Posts Tagged ‘flock’

Get Off My Goat

April 23, 2017

Get off my goatGet off my goat 2

A beautiful day and completely in writer’s block, aaarrrggghhh! Anyways, making the most of my time by going and taking photos of my goat Olaf, who decided to try and fight me the other day. Luckily, as a trained ninja I managed to fight his advances off. We currently have a load of animals where we live and are hoping that Olaf will get his goat loving on at the end of the year. I strongly believe that Olaf feels the same way. Honestly, it looks like he has a pair of coconuts hanging down behind him.

Olaf’s an Anglo-Nubian so his soon to be lover, Fudge, will hopefully be giving us some milk once she has her first kid. After this, who knows? Maybe we’ll have the patter of more goats (if we can afford them) and build up our herd. Why don’t goats come in flocks? They’re more sheep like than cow…

…ok that’s interesting. Possibly to do with having to herd cows and goats as they have a tendency to separate when travelling whilst sheep flock together. Come to think of it I don’t know why I didn’t think of that. Come to think of it my mind is fairly dead if I find the difference between a flock and a herd interesting. Sigh.

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Confused Rams

October 28, 2009

Ah to see the ram going about his flock, swaggering amongst the fifty or so females that all belong to him, a pincacle of manliness. Well I guess that’s a bit far from the truth as he’s more like a docile sloth, chewing on the grass and more interested in the grub than making a dash for the nearest female. Until one comes into heat.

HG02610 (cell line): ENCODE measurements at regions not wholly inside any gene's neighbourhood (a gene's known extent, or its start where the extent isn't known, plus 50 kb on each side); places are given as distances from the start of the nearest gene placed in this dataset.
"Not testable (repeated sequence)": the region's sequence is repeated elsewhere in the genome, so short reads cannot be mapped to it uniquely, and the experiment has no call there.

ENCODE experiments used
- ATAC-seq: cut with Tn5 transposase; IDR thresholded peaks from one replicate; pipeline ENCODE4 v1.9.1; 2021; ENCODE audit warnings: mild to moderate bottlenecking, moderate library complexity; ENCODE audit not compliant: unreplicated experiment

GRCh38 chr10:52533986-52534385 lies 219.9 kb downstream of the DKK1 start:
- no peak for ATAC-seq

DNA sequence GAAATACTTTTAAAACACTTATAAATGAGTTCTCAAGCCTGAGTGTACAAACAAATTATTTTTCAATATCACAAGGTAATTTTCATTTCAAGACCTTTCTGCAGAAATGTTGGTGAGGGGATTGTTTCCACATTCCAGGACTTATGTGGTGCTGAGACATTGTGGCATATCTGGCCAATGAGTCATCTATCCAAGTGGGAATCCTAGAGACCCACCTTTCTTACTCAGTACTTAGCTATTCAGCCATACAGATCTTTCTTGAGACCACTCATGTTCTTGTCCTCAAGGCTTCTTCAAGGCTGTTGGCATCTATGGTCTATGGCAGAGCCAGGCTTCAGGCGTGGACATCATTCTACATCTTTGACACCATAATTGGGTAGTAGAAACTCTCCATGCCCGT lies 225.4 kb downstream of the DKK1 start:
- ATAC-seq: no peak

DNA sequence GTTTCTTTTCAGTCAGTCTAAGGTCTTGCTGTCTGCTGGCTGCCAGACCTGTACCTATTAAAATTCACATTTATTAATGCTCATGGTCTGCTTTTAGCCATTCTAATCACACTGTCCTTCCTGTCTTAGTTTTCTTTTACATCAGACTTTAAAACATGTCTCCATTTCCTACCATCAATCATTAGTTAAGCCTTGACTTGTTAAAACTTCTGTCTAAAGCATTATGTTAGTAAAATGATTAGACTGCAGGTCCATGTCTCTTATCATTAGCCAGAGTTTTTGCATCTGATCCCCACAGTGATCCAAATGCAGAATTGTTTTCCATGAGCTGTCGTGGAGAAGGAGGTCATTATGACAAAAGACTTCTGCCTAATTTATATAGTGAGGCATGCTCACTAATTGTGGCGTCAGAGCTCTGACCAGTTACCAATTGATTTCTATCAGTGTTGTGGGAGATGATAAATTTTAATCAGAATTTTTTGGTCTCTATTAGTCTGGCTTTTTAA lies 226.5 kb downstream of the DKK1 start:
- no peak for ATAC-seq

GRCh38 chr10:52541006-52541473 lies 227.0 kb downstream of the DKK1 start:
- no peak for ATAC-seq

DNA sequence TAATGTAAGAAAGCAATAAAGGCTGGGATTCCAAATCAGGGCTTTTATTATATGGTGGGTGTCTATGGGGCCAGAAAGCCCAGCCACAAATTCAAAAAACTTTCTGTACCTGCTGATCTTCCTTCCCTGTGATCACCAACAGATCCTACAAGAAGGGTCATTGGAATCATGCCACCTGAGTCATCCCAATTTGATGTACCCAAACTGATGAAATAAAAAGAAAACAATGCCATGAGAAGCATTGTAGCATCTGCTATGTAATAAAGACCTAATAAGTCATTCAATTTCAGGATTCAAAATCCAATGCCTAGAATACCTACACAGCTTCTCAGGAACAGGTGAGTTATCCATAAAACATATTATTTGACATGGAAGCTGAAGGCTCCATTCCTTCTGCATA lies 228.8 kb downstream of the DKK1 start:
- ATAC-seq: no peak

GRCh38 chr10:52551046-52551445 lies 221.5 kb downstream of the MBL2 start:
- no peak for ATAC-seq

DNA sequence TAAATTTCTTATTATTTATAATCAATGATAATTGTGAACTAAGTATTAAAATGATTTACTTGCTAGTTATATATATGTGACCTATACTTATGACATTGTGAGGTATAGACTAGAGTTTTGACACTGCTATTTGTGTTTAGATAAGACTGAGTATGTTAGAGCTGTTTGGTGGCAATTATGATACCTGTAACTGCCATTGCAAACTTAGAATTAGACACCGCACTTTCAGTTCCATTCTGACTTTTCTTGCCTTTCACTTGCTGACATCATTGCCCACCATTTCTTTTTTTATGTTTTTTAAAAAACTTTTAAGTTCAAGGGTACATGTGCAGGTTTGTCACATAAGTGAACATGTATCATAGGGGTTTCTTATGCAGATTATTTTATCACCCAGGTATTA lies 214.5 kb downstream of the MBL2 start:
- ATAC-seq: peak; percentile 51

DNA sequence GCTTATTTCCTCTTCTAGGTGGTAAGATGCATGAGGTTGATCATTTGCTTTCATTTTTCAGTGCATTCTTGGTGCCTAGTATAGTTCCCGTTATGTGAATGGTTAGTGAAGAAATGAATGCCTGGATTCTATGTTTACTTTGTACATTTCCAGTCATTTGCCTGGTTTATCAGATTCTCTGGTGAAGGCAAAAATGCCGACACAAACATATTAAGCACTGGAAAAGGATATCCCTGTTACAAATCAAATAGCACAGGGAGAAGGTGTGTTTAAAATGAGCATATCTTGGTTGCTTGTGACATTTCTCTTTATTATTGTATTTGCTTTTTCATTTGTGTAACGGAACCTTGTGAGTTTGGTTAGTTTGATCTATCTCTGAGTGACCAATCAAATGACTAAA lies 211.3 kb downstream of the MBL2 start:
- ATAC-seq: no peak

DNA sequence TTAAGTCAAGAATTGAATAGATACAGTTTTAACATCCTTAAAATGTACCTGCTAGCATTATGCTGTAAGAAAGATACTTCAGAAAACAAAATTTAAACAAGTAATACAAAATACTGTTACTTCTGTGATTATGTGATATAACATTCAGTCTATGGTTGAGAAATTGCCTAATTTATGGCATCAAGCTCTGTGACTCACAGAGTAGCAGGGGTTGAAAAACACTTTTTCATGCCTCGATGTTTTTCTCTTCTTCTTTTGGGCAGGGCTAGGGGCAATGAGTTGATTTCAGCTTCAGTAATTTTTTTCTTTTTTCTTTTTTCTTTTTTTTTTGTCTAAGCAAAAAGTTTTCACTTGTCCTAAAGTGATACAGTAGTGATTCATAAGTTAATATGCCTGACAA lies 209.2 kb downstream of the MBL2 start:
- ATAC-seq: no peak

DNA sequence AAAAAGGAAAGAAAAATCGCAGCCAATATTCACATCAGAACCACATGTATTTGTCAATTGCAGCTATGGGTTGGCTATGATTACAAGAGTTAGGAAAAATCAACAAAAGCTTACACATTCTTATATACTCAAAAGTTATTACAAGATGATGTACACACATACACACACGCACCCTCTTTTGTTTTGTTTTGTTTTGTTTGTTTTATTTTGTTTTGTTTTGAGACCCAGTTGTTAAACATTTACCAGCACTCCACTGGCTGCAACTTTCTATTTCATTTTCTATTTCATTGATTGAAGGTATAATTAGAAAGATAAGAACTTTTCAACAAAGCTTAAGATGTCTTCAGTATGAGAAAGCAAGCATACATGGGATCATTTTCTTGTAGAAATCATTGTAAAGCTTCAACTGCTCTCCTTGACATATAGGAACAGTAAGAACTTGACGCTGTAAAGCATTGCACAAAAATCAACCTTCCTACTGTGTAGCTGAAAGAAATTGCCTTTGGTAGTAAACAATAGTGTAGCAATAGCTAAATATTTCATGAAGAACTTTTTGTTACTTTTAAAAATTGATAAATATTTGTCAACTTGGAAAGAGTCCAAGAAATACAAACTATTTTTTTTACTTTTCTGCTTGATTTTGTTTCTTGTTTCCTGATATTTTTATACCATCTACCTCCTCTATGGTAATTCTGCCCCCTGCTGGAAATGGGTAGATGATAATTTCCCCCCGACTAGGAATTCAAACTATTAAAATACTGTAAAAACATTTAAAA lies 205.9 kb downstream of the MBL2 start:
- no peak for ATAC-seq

Still, I think his masculinity is quite important to him deep down and that’s why I can hear him screaming ‘not in front of the ladies’ as I pick him up (or try at least) and pin him down on his rump whilst the females look on .

Fair dues to our ram (or one of); he’s a quiet creature who does what he’s told (having been spoilt with cake since we had him) and he does his job well. Last of he fertilised no less than thirty females in one week. The flock was almost finished in that week alone.

Today we change his crayon (not that of the crayola kind; somehow I couldn’t picture him in nursery school drawing pictures of trees and houses. “What’s that you’ve drawn?” “It’s a human miss.”). No, these are crayon markers we attach to the chest so when he mounts the female we can see who’s going to have a lamb and who hasn’t. And that’s the reason why I’m currently holding down a very heavy sixty or seventy kilo ram.

Once we bought three rams and did such a task, attaching a crayon to ech. These were pedigree, the finest of the fine, recently bought to impregnate the flock. However, these were also three very confused rams. As they were eager to please and more than a slight bit impatient, we had decided to put them into the fields with the ewes the day after buying. We expected that they would complete the job ahead in no time and placed them in a small meadow for the night, ready to release them and let them spring fourth in the morning. Imagine the shock when dawn’s early light brought us the sight of three rams each with a mark on their rump.

Had we bought three gay rams? Did they prefer to were spandex trousers and decorate themselves with a earring in the left ear? Or perhaps they painted their hooves red and put a little eye liner on to impress the other rams…

Thankfully they had just been, enthusiastic, some would say too enthusiastic, and they set about their real task straight away.

Phew.